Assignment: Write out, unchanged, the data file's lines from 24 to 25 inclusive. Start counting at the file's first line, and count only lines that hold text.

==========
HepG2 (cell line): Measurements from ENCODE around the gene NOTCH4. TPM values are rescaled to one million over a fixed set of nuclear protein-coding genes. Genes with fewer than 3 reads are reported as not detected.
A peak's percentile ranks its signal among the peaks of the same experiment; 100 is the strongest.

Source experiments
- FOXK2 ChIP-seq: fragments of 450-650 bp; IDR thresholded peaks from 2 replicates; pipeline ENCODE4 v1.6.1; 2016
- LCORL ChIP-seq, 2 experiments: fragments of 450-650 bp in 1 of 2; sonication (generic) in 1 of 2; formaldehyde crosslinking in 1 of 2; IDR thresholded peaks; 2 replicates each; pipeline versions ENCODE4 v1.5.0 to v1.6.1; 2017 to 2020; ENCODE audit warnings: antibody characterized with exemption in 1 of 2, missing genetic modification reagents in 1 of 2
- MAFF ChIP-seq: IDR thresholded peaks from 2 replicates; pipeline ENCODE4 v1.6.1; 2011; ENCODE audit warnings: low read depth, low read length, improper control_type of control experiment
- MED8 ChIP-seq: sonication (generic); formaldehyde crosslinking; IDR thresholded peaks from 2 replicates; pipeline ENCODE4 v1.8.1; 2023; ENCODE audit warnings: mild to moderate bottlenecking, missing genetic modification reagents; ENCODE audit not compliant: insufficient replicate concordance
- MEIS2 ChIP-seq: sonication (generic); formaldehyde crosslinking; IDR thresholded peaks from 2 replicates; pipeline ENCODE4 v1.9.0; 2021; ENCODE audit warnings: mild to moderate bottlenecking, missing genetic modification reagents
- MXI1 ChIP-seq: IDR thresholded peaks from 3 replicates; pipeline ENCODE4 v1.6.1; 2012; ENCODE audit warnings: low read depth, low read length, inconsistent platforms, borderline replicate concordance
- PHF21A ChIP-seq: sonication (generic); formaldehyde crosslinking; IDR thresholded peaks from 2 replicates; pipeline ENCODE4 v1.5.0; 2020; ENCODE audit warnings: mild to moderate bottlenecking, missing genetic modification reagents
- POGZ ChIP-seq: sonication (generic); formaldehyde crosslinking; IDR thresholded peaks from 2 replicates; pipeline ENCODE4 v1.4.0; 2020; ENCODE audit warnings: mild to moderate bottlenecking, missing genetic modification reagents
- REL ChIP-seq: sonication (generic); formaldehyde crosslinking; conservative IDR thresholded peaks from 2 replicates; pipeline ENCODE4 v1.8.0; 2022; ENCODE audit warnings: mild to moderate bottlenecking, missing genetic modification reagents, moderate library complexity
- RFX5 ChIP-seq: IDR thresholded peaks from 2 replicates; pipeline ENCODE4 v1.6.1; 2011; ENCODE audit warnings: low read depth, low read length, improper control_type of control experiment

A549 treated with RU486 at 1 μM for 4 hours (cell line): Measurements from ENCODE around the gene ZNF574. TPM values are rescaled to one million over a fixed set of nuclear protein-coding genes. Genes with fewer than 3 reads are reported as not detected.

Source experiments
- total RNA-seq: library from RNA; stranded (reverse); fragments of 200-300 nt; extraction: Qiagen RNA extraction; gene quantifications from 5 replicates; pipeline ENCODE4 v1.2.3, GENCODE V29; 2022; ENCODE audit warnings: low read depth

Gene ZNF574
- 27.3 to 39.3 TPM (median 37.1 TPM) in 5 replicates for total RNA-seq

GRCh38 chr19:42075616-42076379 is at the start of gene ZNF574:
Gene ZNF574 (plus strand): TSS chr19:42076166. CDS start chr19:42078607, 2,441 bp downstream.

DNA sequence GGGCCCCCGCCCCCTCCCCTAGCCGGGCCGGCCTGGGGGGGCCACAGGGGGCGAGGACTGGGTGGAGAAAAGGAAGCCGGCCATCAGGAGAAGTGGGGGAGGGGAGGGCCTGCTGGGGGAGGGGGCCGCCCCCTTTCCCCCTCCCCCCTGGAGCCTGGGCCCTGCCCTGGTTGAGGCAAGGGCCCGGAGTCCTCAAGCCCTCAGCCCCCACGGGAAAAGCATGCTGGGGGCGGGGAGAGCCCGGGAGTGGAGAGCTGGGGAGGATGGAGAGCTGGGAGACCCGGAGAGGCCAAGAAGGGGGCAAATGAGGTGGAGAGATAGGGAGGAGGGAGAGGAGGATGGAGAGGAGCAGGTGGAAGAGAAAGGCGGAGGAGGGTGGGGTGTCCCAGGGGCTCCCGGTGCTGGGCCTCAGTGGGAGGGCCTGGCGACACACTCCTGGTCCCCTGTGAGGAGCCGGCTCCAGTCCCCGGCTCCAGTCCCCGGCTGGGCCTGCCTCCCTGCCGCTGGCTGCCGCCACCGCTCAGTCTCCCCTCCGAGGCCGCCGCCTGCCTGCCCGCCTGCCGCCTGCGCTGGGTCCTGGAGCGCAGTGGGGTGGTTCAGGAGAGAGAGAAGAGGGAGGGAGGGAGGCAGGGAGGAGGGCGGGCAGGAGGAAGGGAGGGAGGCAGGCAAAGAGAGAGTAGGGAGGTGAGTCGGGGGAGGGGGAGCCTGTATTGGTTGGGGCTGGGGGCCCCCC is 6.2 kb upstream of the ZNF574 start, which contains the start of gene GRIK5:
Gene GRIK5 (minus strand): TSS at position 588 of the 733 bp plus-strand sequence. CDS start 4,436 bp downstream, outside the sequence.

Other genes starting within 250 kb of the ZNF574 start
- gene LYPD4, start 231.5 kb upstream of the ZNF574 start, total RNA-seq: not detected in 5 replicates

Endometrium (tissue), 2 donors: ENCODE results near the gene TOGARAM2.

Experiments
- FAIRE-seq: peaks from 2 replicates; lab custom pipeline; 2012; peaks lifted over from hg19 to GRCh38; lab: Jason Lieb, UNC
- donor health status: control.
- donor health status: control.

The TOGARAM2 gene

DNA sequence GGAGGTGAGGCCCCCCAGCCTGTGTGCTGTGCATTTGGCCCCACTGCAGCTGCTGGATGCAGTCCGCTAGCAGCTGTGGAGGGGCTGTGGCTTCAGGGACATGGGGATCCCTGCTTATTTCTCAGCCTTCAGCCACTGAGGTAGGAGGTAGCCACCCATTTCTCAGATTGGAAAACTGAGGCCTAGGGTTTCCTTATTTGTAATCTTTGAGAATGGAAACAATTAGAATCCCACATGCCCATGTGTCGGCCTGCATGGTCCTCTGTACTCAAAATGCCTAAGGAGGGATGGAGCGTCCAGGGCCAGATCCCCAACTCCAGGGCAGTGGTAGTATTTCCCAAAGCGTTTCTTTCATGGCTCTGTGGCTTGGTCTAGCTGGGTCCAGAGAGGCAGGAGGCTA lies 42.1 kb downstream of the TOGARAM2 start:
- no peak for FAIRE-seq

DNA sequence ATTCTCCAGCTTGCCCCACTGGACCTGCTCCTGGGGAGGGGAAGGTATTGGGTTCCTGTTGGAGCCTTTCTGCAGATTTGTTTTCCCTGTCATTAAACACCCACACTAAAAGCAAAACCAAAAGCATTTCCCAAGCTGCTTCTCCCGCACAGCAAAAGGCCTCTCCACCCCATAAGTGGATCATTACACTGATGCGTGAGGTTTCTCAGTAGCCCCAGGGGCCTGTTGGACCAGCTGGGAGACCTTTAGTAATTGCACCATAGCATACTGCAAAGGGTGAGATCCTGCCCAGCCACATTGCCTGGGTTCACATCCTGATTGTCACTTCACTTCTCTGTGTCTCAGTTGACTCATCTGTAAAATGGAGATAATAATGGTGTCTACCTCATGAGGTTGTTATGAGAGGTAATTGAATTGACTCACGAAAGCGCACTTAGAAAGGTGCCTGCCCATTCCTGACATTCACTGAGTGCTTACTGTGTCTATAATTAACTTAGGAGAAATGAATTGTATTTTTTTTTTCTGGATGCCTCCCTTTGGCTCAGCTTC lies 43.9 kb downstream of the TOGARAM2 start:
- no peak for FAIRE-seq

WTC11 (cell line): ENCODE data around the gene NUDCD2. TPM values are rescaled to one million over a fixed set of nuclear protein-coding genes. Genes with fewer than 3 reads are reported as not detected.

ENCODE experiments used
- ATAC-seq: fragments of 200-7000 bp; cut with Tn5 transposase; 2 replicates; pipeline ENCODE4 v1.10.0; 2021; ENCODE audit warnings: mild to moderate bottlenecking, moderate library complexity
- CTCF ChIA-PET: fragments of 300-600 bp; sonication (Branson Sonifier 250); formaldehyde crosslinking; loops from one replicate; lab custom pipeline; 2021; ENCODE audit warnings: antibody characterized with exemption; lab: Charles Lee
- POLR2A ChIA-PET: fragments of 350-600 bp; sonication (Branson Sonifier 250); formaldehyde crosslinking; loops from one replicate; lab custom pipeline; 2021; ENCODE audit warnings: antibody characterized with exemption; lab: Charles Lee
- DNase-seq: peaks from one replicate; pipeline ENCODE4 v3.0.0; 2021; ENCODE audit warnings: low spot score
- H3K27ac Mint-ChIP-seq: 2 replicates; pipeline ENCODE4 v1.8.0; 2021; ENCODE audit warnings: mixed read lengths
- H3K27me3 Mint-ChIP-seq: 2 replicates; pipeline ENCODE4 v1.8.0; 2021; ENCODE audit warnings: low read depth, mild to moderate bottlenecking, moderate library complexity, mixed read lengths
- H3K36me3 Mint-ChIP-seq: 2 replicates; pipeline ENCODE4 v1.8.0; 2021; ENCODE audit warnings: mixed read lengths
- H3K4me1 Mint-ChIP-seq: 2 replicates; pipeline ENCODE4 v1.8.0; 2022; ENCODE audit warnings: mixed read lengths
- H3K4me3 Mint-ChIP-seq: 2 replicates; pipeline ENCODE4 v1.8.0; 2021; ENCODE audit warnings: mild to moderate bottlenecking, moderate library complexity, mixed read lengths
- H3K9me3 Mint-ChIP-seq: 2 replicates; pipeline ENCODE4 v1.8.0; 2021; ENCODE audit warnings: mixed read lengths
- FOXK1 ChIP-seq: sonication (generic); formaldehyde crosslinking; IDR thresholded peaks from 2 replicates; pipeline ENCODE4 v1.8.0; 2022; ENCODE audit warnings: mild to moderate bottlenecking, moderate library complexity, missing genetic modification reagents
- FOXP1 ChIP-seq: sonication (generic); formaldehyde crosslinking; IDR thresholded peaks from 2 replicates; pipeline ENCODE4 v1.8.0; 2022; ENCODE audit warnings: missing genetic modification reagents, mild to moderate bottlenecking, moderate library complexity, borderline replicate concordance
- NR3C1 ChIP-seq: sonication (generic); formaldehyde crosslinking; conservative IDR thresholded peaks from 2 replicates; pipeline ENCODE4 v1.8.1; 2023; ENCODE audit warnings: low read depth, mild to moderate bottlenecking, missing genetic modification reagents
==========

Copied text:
- gene LYPD4, start 231.5 kb upstream of the ZNF574 start, total RNA-seq: not detected in 5 replicates

Endometrium (tissue), 2 donors: ENCODE results near the gene TOGARAM2.